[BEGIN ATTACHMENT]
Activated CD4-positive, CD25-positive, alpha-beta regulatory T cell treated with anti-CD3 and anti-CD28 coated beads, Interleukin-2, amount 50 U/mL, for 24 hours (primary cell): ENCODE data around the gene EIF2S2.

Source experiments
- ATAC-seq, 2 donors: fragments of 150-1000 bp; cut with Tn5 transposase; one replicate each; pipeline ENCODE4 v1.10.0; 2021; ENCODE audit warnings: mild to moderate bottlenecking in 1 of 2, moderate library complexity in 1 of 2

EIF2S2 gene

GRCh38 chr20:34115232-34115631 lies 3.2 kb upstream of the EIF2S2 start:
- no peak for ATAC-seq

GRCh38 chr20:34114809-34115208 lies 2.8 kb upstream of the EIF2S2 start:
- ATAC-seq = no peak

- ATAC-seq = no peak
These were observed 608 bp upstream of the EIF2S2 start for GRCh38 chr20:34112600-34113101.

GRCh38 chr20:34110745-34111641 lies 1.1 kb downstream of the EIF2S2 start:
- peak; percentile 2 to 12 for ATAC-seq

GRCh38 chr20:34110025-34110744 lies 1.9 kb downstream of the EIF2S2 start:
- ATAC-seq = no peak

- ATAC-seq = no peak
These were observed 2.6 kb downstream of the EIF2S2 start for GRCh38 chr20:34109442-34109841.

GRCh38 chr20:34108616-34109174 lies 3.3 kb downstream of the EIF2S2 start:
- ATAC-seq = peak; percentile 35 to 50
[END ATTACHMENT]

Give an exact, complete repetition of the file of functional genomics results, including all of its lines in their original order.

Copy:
Activated CD4-positive, CD25-positive, alpha-beta regulatory T cell treated with anti-CD3 and anti-CD28 coated beads, Interleukin-2, amount 50 U/mL, for 24 hours (primary cell): ENCODE data around the gene EIF2S2.

Source experiments
- ATAC-seq, 2 donors: fragments of 150-1000 bp; cut with Tn5 transposase; one replicate each; pipeline ENCODE4 v1.10.0; 2021; ENCODE audit warnings: mild to moderate bottlenecking in 1 of 2, moderate library complexity in 1 of 2

EIF2S2 gene

GRCh38 chr20:34115232-34115631 lies 3.2 kb upstream of the EIF2S2 start:
- no peak for ATAC-seq

GRCh38 chr20:34114809-34115208 lies 2.8 kb upstream of the EIF2S2 start:
- ATAC-seq = no peak

- ATAC-seq = no peak
These were observed 608 bp upstream of the EIF2S2 start for GRCh38 chr20:34112600-34113101.

GRCh38 chr20:34110745-34111641 lies 1.1 kb downstream of the EIF2S2 start:
- peak; percentile 2 to 12 for ATAC-seq

GRCh38 chr20:34110025-34110744 lies 1.9 kb downstream of the EIF2S2 start:
- ATAC-seq = no peak

- ATAC-seq = no peak
These were observed 2.6 kb downstream of the EIF2S2 start for GRCh38 chr20:34109442-34109841.

GRCh38 chr20:34108616-34109174 lies 3.3 kb downstream of the EIF2S2 start:
- ATAC-seq = peak; percentile 35 to 50